Brandy-Coated Whispers

Swirling the heavy glass in his hands, Wilson watched through foggy eyes as the rich amber liquid sloshed around. Sliding in and out of focus, the oncologist's normally warm irises studied the alcohol. Coating the inner curve of the crystal before pooling at the bottom once again, the drink made him safe.

Sitting at the end of the bar, he'd tired to stay as far away from the smokers as possible. It was a foolish hope, and he knew it, but… he didn't care. Normally he wouldn't have cared. But for some reason, tonight, James Wilson couldn't handle it. Tonight, he felt that, if he were able to avoid the nicotine haze, he wouldn't be quite as pathetic as the regulars who frequented the bar to drown their sorrows.

Sipping from the glass, Wilson could feel the smoke seeping into his coat and hair. Could feel it dragging him deeper into his despair.

His day hadn't really been all that different from normal. House had insulted Chase once again, and Wilson had played his part. He'd talked to the Australian, tried to tell him how to deal with the diagnostician. Wilson had had this same talk with the younger doctor so many times before that he was running out of ways to re-phrase his advice. It was ridiculous really. Chase had been working in surgery for a month now, and House was still able to get under his skin.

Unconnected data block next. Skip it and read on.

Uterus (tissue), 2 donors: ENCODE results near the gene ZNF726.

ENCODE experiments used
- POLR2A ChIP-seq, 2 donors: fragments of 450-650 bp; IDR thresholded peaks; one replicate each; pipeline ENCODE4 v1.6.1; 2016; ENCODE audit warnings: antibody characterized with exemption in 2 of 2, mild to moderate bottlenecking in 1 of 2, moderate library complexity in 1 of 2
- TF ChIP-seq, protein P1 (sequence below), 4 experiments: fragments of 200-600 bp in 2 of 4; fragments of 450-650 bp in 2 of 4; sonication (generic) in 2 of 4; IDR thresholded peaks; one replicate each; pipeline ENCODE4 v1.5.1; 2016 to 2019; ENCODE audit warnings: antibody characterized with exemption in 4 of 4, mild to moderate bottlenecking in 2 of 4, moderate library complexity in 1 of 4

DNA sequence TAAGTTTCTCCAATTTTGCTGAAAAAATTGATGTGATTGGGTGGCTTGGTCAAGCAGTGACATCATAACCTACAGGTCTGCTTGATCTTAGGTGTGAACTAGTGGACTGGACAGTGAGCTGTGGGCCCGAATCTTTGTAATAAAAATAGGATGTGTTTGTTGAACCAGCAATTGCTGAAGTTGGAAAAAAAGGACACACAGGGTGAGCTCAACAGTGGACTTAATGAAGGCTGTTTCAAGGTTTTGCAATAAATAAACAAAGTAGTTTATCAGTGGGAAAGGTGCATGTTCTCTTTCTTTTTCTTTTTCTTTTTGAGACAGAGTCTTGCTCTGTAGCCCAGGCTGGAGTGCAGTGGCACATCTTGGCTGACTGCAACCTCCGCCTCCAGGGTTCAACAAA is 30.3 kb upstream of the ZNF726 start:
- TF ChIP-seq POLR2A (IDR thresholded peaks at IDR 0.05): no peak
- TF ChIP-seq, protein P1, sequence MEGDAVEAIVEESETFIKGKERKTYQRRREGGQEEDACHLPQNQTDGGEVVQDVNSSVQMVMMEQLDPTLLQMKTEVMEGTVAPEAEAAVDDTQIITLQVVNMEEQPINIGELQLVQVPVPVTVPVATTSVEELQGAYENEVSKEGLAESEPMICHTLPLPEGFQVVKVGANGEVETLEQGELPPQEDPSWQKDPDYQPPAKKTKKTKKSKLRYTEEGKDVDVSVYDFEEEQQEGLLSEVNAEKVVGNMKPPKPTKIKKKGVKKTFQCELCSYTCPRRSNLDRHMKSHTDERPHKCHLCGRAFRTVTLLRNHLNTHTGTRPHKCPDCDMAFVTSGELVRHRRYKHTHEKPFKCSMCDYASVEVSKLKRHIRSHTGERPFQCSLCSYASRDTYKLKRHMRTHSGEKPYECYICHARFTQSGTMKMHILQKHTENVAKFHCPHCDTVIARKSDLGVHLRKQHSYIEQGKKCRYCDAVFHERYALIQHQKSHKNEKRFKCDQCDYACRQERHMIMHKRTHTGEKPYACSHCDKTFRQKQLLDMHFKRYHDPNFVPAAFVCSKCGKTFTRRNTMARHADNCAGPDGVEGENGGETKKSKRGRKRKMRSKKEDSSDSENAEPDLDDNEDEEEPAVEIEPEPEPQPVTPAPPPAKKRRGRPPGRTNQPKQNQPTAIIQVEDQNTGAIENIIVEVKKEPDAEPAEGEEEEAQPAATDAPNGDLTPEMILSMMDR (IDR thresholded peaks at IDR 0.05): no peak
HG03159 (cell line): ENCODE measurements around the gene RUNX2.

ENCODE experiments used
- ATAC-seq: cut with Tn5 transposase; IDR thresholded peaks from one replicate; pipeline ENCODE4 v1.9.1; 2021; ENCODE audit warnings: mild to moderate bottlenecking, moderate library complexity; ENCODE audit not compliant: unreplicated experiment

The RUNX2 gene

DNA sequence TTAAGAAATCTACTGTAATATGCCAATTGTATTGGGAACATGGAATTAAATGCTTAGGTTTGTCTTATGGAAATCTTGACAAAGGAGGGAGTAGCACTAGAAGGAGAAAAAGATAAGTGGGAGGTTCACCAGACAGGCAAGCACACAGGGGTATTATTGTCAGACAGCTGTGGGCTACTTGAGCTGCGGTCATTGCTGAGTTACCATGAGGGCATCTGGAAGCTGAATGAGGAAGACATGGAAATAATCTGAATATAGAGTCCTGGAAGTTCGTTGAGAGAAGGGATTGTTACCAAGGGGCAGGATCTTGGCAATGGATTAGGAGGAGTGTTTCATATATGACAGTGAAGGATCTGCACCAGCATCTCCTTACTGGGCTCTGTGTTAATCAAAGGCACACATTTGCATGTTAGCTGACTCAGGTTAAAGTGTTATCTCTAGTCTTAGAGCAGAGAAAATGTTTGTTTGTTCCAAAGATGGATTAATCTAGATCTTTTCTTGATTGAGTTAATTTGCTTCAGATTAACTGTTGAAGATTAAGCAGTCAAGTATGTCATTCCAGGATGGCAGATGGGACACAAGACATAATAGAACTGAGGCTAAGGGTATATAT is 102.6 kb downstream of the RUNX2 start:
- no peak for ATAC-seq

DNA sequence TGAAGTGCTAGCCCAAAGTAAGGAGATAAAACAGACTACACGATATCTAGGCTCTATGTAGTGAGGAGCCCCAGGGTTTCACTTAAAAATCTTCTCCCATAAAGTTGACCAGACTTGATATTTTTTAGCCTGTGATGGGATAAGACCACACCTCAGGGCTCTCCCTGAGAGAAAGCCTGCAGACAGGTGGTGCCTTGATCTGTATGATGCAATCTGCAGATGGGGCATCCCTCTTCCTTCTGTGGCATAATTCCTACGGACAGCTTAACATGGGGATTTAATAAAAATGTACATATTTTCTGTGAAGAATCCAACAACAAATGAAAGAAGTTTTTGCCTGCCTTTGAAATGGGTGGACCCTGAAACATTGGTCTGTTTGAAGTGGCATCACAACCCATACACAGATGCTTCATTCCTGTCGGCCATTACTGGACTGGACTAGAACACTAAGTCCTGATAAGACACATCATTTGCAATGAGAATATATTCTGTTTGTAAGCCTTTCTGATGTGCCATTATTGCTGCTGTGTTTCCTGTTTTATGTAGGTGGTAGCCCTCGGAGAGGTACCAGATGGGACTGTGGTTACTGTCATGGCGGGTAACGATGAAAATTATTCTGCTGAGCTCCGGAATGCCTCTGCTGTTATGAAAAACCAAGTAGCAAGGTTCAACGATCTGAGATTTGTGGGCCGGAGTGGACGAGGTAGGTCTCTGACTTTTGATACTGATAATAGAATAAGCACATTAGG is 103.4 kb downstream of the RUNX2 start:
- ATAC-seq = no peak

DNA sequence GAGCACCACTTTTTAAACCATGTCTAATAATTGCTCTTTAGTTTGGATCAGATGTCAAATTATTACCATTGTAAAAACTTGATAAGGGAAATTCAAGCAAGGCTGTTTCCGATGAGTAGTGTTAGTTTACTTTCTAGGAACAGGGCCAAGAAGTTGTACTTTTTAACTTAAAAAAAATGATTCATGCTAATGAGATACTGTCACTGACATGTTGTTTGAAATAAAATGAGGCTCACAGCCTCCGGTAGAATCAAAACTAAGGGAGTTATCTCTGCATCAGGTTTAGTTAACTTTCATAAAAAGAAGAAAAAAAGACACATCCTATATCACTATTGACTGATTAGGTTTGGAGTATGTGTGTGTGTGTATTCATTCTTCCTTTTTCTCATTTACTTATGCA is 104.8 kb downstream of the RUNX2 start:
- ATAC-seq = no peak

When he'd confronted House about the abuse later in the day, the older man hadn't been any worse than normal. His remarks about the young Australian had been cutting and sadly, accurate. Their conversation had turned into an assailment of his own character and his need to help (in House's words, coddle) others.

It was nothing out of the ordinary, and really, James was used to it by now. But for some reason, House's insults cut deeper than normal today.

Downing the last of the brandy, Wilson stared at the empty glass, mourning the absence of the alcohol. Hailing the bartender for a third time, James waved the glass in the air, signaling for another drink.

Waiting for the refill, Wilson stared at his hands. As the alcohol began to work its wicked magic on his bloodstream, he couldn't stop his thoughts from straying to the pill bottle in his jacket pocket. Deep down, the man knew better than to mix meds with alcohol. But it had been hours since he had last taken the anti-depressants and so he figured that he should be fine. If not, Princeton-Plainsboro was near by. They'd know what to do.

Placing the fresh drink on the counter with a clunk, the bartender walked away. Not bothering to ask Wilson about his problems, the man went to flirt with the pretty redhead at the other end of the bar. It seemed appropriate that he should be left alone, the fresh drink his only companion.

Trying to block out the sounds around him, the oncologist tried to ignore the happy chatter of the girls behind him and the low rumbling voice of a man trying to seduce some young woman at the bar. Relishing the burn of the alcohol as it slid down his throat, James couldn't help but find the scene ironic. He'd always found bars to be depressing places, but it seemed like he was the only one there who was depressed.